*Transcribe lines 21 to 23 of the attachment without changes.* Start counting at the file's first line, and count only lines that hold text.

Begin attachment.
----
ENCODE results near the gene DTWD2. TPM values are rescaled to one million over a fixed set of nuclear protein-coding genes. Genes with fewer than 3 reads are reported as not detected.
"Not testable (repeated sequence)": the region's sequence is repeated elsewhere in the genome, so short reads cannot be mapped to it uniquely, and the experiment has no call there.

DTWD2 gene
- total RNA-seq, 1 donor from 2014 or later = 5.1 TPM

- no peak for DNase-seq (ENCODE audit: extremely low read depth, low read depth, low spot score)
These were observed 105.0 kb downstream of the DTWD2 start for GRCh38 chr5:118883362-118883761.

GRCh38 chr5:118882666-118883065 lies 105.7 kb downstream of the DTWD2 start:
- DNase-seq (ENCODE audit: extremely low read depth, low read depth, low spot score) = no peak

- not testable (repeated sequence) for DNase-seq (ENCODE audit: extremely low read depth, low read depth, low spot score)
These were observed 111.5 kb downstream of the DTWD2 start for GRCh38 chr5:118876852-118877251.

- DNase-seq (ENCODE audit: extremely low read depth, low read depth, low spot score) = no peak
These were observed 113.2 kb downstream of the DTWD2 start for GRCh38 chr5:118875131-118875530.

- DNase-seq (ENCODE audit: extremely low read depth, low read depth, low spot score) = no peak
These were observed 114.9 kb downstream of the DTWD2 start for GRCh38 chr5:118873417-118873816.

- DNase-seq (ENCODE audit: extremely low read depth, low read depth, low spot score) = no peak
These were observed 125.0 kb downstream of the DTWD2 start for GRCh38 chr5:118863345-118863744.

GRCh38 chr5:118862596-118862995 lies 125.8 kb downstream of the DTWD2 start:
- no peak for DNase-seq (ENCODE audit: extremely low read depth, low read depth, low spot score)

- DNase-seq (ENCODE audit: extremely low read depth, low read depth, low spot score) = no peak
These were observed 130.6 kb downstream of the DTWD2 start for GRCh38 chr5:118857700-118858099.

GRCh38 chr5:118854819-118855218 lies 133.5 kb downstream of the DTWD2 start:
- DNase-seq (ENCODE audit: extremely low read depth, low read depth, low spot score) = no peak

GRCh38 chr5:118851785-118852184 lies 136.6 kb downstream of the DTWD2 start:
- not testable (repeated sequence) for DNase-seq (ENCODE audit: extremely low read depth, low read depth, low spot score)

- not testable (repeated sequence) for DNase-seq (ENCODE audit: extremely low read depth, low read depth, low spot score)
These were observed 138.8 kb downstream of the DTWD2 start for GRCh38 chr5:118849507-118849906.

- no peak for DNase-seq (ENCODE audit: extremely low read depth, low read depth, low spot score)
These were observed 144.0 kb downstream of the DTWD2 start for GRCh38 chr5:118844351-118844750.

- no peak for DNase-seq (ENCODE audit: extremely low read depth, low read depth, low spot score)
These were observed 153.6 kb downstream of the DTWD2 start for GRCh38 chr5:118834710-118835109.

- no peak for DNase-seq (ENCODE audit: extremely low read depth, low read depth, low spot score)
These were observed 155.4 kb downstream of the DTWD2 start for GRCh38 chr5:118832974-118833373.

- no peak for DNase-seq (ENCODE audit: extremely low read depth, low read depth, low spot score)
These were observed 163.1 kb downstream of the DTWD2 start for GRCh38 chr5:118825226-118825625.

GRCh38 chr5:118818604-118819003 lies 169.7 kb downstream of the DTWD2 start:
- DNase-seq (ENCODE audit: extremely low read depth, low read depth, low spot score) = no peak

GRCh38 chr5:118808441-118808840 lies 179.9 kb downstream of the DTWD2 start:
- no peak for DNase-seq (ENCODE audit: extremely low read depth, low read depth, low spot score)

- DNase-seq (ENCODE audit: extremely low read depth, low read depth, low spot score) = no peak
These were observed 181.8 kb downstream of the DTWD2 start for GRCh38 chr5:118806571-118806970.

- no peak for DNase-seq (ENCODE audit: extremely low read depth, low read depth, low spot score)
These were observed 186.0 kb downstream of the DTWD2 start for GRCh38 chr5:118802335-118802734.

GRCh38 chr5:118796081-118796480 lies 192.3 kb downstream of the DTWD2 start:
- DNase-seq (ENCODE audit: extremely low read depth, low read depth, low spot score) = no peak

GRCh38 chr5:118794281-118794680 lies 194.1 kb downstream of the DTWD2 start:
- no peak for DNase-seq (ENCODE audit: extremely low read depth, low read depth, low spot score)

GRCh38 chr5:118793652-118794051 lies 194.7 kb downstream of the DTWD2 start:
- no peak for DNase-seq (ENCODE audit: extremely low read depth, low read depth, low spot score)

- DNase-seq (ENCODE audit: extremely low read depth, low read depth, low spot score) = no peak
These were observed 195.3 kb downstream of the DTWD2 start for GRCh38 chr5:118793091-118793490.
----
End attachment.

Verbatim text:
GRCh38 chr5:118854819-118855218 lies 133.5 kb downstream of the DTWD2 start:
- DNase-seq (ENCODE audit: extremely low read depth, low read depth, low spot score) = no peak

GRCh38 chr5:118851785-118852184 lies 136.6 kb downstream of the DTWD2 start: